Wednesday, February 17, 2010

Vienna's Bike Lanes in Winter

I am back in Vienna, this time for a month. The temperature here is about the same as in Boston, and it is snowing intermittently. I am feverishly preparing a talk for a big conference tomorrow, but in the meantime I give you a tour of the bike lanes near my new place:

This is a pretty typical bike lane in Vienna. The snow is mostly cleared, but this morning there were some patches of ice. Cycling on the road is prohibited in areas where bike lanes are provided.

Intersection: bicycles wait for green and ride parallel to the pedestrian crossing.

Bike lane ends: bicycles proceed on the road along designated bike route.

Continuation of bike route on the road. 30 km/h speed limit (though to my eye cars go faster). Notice the tram tracks.

Close-up of tram tracks - yikes! They criss-cross and there is basically no way to avoid them. The thought of cycling parallel to these for several blocks on an icy day fills me with dread (see this post about railroad tracks) and I did not see any cyclists on this street today, despite it being a designated bike route.

What do you think? This is a different neighborhood from where I used to live when I had my own apartment here last year, so I am still exploring it. Overall it looks like I can cycle here, and I do have access to a bike this time around. More on that later!

22 comments:

  1. yay for a bike in Vienna ( did you ever get that vintage foldie? I def think your stable deserves a very nice foldie esp since you travel a few times a year. just saying)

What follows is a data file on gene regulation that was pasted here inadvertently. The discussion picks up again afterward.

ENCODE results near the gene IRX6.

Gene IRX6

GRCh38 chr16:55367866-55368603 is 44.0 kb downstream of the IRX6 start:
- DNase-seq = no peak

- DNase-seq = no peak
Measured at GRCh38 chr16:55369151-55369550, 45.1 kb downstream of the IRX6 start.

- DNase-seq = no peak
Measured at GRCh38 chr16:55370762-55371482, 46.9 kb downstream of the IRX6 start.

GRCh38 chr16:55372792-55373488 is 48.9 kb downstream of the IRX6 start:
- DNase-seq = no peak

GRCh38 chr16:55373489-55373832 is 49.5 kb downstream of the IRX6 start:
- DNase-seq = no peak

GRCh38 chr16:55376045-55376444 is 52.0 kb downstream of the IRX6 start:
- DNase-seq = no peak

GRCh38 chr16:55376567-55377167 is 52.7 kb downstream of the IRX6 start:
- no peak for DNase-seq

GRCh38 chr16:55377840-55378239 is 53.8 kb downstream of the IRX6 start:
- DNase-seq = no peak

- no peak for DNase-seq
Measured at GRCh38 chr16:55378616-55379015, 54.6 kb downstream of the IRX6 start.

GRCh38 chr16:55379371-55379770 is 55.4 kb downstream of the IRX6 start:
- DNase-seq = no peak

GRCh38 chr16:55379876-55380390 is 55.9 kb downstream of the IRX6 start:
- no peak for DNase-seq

have a great month, knock em dead on your talk and keep updating when you can!

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  2. eek! I share your anxiety about those tram tracks... I get a bit nervous crossing tracks when it is dry, never-mind when it is wet and/or icy.

    Right now Vienna looks a bit better than our fair city of Camberville; as we just had a pretty decent storm yesterday... but with temps near the 40ºF mark for this week, hopefully it'll be gone quickly!

    Safe travels!

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  3. They look nasty, slippy and treacherous! Speaking as a wimp, I think I would be walking or taking the tram!

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  4. I suppose the nice thing about a bike is you can get off and wheel it where there's a bit you don't fancy. That's how I handled the ice and snow this winter and after a while you find your confidence grows as you get used to it.

    Not a fan of those compulsory bike lanes though. Especially if they're not going to clear them properly

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  5. The tram tracks would fill me with dread, too.

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  6. Having spoken to a number of friends and acquaintances here who cycle at this point, most say that what gets them are the constant transitions between having a traffic-segregated path and not having one at all, not even a lane.

    Somewhat to my surprise, I have seen fewer cyclists around so far than I was seeing in Boston prior to leaving - but maybe the day is just particularly crappy and this will change.

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  7. My Velorbis Scrap with the Fat Frank tires would love to take on those tracks.
    May I ask what your talk is about?

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  8. I'd be getting off and pushing where the tram tracks intersect the bike route *shudders*. You mentioned in your post last year the pros and cons of Vienna's bike lanes and bike paths. My concern would be integrating with the four-wheeled traffic when the paths and lanes come to an end. One would hope that drivers are aware they will be sharing their own lanes with cyclists.